In “Cache,” Juliette Binoche played a middle-class French woman terrified by irrational fears of what an immigrant could do to her family. Now, in “Breaking and Entering,” she explores the other side, playing a ferociously protective Bosnian immigrant mother in London who will do anything to shield her teenage son from the inequity she’s experienced.

Where the first pic examined xenophobia, the latter champions acceptance, but the message is the same in both.

“We all come from immigration. You know, I come from Brazilian and Moroccan and Polish (roots),” Binoche explains. “I feel like I’m made up of so many different layers of cultures and music and colors and space, and so to reduce a human being to his nationality is just disrespectful.”

The challenge of becoming Amira, a woman with a rich and troubled past in “Breaking and Entering,” was to “fight the explanation” and suggest the character’s emotional scars without boring the audience with backstory, Binoche says. After reading the script, her first reaction was to go to Sarajevo and meet with women who had been through the war.

“I asked them about their personal experiences,” she says, “and they would go back to that kind of resistance or habits in order not to feel because it was too painful.”

Binoche also drew from memories of her grandmother, who escaped Poland during World War II and found work as a seamstress in France.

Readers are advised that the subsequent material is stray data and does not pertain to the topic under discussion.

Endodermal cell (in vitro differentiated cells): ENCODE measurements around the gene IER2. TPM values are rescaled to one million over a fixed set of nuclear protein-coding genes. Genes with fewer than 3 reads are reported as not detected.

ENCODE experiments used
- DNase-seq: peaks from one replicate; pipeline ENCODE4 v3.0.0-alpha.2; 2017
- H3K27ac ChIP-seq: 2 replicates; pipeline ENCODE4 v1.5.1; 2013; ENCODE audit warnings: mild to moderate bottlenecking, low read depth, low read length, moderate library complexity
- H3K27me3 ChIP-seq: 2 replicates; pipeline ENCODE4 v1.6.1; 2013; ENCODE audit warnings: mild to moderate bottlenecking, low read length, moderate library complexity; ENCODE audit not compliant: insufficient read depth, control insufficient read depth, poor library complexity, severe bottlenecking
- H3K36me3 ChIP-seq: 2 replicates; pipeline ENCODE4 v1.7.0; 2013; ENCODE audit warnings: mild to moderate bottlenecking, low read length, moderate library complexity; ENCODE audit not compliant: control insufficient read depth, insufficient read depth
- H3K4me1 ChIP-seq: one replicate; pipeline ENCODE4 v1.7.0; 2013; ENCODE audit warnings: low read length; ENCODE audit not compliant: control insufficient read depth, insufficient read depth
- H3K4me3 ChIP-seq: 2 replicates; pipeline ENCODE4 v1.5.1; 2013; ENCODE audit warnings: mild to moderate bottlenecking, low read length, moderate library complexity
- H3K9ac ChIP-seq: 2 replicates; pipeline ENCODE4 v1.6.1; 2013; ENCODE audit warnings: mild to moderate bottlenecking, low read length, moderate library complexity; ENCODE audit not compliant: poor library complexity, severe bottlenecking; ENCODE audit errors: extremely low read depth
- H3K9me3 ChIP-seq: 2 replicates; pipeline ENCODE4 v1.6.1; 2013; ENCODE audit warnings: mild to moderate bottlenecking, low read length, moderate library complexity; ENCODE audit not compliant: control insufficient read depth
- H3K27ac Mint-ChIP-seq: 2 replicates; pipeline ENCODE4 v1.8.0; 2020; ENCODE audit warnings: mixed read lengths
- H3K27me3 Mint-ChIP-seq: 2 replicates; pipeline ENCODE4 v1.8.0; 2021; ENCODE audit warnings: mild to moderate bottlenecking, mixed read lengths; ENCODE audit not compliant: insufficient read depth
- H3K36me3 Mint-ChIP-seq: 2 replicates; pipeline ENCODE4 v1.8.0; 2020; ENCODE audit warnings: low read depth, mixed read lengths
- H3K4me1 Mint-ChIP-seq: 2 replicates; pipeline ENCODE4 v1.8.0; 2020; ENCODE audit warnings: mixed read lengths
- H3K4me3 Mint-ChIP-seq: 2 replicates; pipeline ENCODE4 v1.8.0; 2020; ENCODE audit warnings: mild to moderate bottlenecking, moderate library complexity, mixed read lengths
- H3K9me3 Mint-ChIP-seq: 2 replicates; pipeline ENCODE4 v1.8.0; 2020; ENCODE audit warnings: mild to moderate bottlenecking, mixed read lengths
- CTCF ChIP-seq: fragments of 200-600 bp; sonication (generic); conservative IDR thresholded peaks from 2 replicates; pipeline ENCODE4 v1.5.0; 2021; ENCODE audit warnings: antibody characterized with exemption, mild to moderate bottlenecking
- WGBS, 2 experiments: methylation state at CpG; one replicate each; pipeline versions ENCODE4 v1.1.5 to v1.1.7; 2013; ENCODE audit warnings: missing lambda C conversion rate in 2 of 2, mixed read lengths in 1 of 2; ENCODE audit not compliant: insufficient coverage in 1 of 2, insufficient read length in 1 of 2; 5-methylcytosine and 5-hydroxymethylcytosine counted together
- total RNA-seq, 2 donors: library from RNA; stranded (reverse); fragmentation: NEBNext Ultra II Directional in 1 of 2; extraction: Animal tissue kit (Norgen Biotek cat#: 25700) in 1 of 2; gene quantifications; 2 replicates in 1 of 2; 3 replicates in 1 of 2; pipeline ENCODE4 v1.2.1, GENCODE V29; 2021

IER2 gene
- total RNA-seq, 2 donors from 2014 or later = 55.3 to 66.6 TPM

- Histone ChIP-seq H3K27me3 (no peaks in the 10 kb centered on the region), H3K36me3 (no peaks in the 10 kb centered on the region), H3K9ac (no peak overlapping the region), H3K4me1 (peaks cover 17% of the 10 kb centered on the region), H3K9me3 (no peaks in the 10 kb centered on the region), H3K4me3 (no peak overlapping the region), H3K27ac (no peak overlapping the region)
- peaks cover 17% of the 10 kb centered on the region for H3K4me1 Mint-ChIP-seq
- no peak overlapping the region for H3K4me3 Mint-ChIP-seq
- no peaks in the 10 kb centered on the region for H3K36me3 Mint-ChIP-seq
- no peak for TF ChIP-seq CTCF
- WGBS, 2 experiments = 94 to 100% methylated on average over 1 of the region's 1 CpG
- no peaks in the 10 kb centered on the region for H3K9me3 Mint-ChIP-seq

“People tend to forget that immigrants are coming from their own strengths and lives before. We don’t imagine that, and we can’t judge,” says Binoche, who developed the character’s accent to reflect traces of Amira’s past.

“To make the character real, I wanted to show that she was not speaking perfect English, that she was making mistakes — small ones because Anthony (Minghella) didn’t want her to feel like she was uneducated,” she adds. The actress also worked to integrate sounds and words from Bosnia into her speech, a feat all the more impressive considering that her native language is French.

But Binoche trusts Minghella immensely and was glad to collaborate with him again.

“On ‘The English Patient,’ there was almost a kind of telepathy of thinking the same thing together,” Binoche says of the role that won her an Academy Award a decade earlier. “He allows me to be the artist I can be.”

Favorite film of the past five years: “I thought ‘History of Violence’ was so intelligent and meaningful.”

Actor who impressed you greatly after working together: “It’s not about acting, it’s about connecting. With Jude (Law), I felt that we had that connection.”

Next project: Wrapped “The Red Balloon” with Taiwanese director Hou Hsiao-hsien in September.